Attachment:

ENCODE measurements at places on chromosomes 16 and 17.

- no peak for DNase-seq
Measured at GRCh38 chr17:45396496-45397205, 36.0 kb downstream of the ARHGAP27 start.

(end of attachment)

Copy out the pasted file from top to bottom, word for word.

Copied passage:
ENCODE measurements at places on chromosomes 16 and 17.

- no peak for DNase-seq
Measured at GRCh38 chr17:45396496-45397205, 36.0 kb downstream of the ARHGAP27 start.